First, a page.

Theft and insurance fraud charges against former Hermosa Beach Fire Chief Ronald Simmons were dismissed last week on the recommendation of the district attorney's office, which said the former chief was acting on the advice of another official.
Deputy Dist. Atty. Herb Lapin said the official who gave the advice is under investigation, but he would not identify that person. Lapin said the investigation should be completed within a month. He said other city employees told investigators that they were advised by the same person to falsify insurance records.
Simmons also would not say last week who advised him to fill out city insurance forms improperly in 1984, but he said in past interviews that it was City Manager Gregory T. Meyer.
"I did exactly what (Meyer) told me to do," Simmons said early last year.
Meyer would neither confirm nor deny last week that he had given Simmons any advice about the insurance forms, although he has denied the allegations in the past. In a telephone interview on Thursday, he would only say: "I'm just not going to make any other comment. It just further inflames things."
Simmons, asked how it felt to be cleared of the charges, said outside the courtroom, "I'm totally furious. . . . How would you feel if a truck ran over you and you barely managed to survive?"
Simmons, 54, was fire chief from October, 1981, until July, 1985, when he resigned to take Hughes Aircraft Co. He was charged last September with two counts of grand theft and one count of insurance fraud for enrolling his wife improperly on the city's insurance policy.
Simmons, 54, applied for insurance coverage in July, 1984, listing his wedding date--July 28, 1979, according to city records. There was a problem processing the application because Simmons' wife, Barbara Myer, goes by her maiden name, Lapin said.
He said that Simmons showed city officials proof of his marriage and believed his wife was insured. He found out otherwise when his wife broke her ankle, which required surgery, in October, 1984, and the hospital told him she was not covered.
Simmons went to City Hall that day and said there was a problem with his insurance, "at which time he was advised, 'No problem. Just sign a new form and backdate it,' " Lapin said.
So Simmons signed a new form, backdated it about a month, and listed his wife as Barbara Simmons and their wedding date as Sept. 8, 1984. Under the city's policy, spouses could be added to the plan without question only within 30 days of marriage or during open-enrollment periods.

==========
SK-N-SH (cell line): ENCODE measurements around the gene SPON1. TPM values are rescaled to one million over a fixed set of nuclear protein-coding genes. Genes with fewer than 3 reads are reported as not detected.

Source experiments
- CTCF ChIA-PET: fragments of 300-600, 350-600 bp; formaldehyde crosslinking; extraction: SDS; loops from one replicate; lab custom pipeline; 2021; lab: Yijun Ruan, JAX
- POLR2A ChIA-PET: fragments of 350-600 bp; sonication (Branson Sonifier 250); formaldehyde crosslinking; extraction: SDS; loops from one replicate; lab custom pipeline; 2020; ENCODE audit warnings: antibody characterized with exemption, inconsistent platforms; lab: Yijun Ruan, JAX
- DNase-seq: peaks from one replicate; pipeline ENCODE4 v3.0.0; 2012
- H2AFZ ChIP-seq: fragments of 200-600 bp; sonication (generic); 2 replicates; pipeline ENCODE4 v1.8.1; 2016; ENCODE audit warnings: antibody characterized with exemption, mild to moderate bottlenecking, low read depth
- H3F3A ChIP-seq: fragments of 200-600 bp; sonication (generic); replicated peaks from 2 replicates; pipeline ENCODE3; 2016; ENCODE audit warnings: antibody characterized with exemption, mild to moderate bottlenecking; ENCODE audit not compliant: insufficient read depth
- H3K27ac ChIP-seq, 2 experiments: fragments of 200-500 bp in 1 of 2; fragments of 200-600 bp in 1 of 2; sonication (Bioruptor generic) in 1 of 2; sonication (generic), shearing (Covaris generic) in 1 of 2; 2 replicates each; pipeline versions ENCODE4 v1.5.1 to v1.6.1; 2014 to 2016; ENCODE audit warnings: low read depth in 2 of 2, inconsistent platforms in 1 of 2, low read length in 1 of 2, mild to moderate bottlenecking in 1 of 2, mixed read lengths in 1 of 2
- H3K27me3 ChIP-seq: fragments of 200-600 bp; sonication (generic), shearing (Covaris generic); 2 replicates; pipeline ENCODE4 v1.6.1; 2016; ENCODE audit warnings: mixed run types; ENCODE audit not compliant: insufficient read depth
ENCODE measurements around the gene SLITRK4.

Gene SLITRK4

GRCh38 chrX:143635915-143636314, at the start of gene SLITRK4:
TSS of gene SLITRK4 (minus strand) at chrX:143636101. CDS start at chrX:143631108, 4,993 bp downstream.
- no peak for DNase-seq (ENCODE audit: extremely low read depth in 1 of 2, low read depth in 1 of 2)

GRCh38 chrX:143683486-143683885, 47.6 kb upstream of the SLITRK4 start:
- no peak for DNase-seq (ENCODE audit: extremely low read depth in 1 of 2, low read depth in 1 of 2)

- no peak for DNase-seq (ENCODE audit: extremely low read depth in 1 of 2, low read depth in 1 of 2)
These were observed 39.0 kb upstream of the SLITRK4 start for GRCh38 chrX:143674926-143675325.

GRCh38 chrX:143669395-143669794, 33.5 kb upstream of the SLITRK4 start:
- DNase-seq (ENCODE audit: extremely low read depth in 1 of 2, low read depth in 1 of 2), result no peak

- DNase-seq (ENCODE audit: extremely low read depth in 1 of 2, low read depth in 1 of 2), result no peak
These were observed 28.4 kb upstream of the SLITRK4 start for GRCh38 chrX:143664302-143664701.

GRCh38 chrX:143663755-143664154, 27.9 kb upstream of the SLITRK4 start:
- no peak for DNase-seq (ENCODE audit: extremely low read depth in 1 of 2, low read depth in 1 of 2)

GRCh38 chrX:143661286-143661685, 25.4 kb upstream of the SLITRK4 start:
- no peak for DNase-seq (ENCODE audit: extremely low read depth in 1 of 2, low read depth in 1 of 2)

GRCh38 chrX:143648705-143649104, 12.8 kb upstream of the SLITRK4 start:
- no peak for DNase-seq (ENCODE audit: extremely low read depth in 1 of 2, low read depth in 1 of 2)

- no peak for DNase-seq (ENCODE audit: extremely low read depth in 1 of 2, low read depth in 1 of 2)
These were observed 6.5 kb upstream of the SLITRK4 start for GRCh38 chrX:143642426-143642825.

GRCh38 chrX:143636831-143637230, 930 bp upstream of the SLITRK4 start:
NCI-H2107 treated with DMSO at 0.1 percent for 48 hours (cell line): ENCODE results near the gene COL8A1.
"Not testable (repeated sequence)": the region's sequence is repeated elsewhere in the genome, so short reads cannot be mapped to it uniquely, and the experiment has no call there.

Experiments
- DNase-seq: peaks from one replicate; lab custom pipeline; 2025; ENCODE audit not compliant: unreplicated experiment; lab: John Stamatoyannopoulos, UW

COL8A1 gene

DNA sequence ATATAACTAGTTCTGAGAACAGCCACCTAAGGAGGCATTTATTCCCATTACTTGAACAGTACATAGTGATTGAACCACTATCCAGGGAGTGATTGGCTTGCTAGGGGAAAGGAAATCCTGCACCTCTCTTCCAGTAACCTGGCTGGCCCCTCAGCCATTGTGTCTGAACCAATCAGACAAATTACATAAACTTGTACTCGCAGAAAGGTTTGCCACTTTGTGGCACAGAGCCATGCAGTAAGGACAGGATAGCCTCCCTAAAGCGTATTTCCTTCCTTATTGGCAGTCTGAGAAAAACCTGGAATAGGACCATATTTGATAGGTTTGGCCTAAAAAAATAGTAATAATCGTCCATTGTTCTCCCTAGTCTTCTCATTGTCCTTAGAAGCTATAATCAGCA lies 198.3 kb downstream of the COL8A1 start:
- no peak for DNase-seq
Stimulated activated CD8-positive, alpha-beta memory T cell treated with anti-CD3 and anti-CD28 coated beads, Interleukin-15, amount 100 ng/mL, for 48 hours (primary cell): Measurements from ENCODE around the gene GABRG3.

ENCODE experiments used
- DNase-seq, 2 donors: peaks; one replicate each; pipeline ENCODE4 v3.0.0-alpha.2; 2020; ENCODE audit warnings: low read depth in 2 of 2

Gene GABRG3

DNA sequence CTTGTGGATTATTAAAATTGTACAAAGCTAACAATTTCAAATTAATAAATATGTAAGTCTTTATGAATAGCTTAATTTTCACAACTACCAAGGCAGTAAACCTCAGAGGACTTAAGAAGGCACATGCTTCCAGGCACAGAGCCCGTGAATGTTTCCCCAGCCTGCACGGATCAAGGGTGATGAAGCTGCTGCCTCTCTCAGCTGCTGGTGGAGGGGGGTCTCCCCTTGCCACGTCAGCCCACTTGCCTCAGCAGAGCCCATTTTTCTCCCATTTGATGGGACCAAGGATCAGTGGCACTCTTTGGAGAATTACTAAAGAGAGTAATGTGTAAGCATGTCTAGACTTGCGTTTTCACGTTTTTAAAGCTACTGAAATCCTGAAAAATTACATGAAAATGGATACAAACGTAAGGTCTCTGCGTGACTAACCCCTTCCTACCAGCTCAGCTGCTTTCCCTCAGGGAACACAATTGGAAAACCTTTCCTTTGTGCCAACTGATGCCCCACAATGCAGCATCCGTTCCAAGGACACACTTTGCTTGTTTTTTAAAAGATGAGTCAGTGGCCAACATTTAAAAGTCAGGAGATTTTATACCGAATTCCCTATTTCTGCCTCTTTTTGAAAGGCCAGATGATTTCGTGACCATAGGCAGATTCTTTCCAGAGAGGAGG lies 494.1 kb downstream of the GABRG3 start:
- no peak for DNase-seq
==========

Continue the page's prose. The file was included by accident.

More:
Lapin told Municipal Court Judge Candace D. Cooper, "What was done by Mr. Simmons was done at the direction of these people and done under duress. . . . We feel Mr. Simmons is as much a victim as the insurance company in this case." Cooper then dismissed the charges.
Although Simmons enrolled his wife improperly, he would not have been charged if he had told authorities his version of the story earlier, Lapin said. Simmons had been unwilling to talk to investigators, Lapin said.
Simmons' attorney, Robert E. Courtney, said Simmons, who is now self-employed, plans to sue the city and the official who gave him the bad advice. Simmons has agreed to reimburse the insurance company the $2,600 paid on his wife's medical expenses.
In an unrelated but similar case, an investigation of former Hermosa Beach Personnel Administrator Carolyn Smith's insurance forms is continuing, Lapin said.
Smith has said that James Brisson was her husband when he was enrolled on the city's policy from December, 1982, to August, 1985. Lapin said evidence suggests that she married Brisson after she resigned from the city in July, 1985, but investigators have not found a marriage license for the couple.
Ex-Mayor Inquiry Closed
Former Mayor Jack Wood had also been under investigation for improperly enrolling his girlfriend in the city's insurance program before they were married. That investigation, however, was closed without any charges being filed.
Wood acknowledged that he enrolled his girlfriend, Helena Toulmet, in the city's insurance program from November, 1984, to March, 1985, listing her last name as Toulmet-Wood and reporting a fictitious wedding date of Sept. 25, 1984. (They were married last May, Wood said.)
Wood did not make any claims against the policy, but he could have been charged with petty theft because he received reduced premiums for his girlfriend's coverage through the group policy, Lapin has said. (Unlike other city employees, elected officials must pay the premiums for dependents covered under city policies.)
Such a charge was compromised, however, when the insurance company accepted reimbursement from Wood for the difference between group and individual rates, Lapin has said.
Wood had also said that he falsified the forms on the advice of a city official, but has refused to identify that person.
The district attorney's investigation was initiated after civic activist Roger Creighton sued the city to gain access to its insurance records and then filed a complaint with the district attorney's office regarding discrepancies he found in Simmons', Wood's and Smith's files.
City Councilman Tony DeBellis last week said he would suggest to Mayor John Cioffi that the investigation be discussed during a closed session of the City Council. The next closed session is scheduled for March 24.